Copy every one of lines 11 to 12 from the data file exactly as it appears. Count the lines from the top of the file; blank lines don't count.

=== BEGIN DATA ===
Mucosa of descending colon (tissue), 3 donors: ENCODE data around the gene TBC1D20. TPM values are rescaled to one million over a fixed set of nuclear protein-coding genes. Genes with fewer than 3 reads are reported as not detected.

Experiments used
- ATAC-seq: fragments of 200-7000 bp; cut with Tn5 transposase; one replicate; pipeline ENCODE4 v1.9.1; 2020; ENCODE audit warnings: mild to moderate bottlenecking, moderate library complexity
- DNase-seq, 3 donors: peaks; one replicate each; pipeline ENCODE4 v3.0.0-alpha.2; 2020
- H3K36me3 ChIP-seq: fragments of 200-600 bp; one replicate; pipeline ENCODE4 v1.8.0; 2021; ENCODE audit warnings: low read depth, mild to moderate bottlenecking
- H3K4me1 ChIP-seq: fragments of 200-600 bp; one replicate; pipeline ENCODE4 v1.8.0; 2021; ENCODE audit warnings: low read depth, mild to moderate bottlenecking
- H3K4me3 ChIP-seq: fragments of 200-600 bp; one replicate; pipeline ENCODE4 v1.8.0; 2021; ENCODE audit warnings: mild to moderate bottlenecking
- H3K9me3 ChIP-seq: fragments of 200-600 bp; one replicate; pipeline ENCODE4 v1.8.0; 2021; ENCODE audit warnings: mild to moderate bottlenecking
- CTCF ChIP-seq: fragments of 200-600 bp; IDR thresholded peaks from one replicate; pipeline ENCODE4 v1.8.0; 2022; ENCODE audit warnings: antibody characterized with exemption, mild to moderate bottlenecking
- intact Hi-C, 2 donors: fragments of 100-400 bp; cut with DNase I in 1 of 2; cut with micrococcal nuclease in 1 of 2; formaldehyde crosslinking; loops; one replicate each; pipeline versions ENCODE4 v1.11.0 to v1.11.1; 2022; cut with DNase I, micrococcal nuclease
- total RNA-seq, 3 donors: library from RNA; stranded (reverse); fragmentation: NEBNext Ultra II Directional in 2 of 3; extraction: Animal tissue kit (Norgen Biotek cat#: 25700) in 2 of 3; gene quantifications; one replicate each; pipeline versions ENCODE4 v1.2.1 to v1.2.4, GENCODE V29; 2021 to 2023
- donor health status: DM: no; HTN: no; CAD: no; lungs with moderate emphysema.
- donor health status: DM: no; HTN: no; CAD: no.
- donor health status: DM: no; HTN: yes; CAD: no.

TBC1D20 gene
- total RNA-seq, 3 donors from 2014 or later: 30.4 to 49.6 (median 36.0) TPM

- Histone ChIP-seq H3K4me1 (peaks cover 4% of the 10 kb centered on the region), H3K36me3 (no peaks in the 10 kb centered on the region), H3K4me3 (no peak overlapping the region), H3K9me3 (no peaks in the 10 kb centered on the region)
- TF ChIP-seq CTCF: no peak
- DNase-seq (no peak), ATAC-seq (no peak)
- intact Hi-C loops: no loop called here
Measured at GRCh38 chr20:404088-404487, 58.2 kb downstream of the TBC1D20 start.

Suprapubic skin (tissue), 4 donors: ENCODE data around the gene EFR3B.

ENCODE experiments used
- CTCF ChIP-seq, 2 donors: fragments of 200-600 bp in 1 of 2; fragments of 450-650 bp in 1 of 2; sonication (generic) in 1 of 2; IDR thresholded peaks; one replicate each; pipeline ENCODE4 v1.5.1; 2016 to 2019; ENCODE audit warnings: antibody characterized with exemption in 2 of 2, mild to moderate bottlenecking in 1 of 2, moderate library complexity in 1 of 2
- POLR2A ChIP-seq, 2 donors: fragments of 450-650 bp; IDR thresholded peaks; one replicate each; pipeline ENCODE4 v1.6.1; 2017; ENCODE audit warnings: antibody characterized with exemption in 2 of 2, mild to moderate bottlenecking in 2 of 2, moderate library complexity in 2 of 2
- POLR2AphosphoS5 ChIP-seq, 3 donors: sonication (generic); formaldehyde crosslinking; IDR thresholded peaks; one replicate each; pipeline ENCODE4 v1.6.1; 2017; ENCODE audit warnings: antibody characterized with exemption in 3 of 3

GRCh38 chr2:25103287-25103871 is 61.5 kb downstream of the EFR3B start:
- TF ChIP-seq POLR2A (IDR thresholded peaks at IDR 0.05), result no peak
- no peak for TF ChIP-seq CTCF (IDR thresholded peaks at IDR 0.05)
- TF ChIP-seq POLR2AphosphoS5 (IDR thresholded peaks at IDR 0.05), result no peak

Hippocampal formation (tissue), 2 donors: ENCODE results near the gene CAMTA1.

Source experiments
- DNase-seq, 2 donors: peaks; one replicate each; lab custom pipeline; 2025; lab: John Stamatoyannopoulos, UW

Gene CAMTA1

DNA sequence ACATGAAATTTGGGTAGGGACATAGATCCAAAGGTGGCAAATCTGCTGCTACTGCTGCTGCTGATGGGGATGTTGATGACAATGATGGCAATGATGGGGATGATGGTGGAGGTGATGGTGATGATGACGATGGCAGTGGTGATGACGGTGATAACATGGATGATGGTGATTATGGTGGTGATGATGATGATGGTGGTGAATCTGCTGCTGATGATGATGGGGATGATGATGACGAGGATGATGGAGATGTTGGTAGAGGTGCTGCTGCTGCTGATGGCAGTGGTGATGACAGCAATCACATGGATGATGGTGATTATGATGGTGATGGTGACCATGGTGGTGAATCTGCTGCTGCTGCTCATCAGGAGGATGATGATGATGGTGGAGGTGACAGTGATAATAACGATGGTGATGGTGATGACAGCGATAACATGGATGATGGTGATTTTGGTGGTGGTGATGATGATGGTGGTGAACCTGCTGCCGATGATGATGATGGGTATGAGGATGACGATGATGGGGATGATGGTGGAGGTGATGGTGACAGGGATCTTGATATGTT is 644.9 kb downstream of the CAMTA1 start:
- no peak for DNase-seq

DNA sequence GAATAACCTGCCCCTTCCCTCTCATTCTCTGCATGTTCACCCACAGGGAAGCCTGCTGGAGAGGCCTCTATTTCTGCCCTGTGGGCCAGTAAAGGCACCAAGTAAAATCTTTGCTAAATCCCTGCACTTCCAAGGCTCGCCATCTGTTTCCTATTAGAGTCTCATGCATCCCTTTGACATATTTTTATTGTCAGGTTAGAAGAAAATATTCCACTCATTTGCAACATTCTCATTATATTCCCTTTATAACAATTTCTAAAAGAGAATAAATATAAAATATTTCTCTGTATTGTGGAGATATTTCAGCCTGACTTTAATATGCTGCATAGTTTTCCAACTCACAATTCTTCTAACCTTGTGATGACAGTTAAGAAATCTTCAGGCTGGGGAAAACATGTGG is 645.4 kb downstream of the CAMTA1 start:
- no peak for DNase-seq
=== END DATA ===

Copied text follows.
- total RNA-seq, 3 donors: library from RNA; stranded (reverse); fragmentation: NEBNext Ultra II Directional in 2 of 3; extraction: Animal tissue kit (Norgen Biotek cat#: 25700) in 2 of 3; gene quantifications; one replicate each; pipeline versions ENCODE4 v1.2.1 to v1.2.4, GENCODE V29; 2021 to 2023
- donor health status: DM: no; HTN: no; CAD: no; lungs with moderate emphysema.